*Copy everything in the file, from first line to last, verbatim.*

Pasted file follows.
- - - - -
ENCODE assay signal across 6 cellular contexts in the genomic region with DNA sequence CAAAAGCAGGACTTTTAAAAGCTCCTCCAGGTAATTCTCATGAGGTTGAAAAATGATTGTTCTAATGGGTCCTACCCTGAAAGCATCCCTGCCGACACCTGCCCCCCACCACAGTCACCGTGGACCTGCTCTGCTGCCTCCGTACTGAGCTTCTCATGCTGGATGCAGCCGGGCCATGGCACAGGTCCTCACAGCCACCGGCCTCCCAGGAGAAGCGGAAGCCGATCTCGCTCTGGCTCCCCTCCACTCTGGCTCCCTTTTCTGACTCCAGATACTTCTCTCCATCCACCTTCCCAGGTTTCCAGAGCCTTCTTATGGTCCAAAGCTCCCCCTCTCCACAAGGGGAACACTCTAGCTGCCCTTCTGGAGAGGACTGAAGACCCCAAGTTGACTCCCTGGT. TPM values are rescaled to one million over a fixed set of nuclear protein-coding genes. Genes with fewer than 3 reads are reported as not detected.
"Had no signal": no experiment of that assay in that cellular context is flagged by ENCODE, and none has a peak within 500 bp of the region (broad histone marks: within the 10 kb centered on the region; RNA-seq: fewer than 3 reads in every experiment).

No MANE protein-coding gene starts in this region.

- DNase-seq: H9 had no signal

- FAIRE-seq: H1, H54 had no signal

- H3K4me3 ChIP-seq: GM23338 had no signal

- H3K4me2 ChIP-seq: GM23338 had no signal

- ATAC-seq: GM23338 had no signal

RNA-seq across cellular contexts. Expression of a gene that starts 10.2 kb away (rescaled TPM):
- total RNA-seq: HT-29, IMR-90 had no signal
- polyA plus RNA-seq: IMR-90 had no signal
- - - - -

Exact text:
ENCODE assay signal across 6 cellular contexts in the genomic region with DNA sequence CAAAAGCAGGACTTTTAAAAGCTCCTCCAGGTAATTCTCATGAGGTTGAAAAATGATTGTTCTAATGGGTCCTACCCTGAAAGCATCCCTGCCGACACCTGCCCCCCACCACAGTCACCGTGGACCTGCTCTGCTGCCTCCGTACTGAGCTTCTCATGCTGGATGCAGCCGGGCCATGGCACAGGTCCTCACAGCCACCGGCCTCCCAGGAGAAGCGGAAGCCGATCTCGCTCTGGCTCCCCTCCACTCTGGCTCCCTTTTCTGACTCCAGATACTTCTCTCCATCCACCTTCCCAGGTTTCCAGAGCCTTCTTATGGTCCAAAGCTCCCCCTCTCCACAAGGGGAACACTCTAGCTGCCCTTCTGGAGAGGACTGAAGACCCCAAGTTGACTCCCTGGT. TPM values are rescaled to one million over a fixed set of nuclear protein-coding genes. Genes with fewer than 3 reads are reported as not detected.
"Had no signal": no experiment of that assay in that cellular context is flagged by ENCODE, and none has a peak within 500 bp of the region (broad histone marks: within the 10 kb centered on the region; RNA-seq: fewer than 3 reads in every experiment).

No MANE protein-coding gene starts in this region.

- DNase-seq: H9 had no signal

- FAIRE-seq: H1, H54 had no signal

- H3K4me3 ChIP-seq: GM23338 had no signal

- H3K4me2 ChIP-seq: GM23338 had no signal

- ATAC-seq: GM23338 had no signal

RNA-seq across cellular contexts. Expression of a gene that starts 10.2 kb away (rescaled TPM):
- total RNA-seq: HT-29, IMR-90 had no signal
- polyA plus RNA-seq: IMR-90 had no signal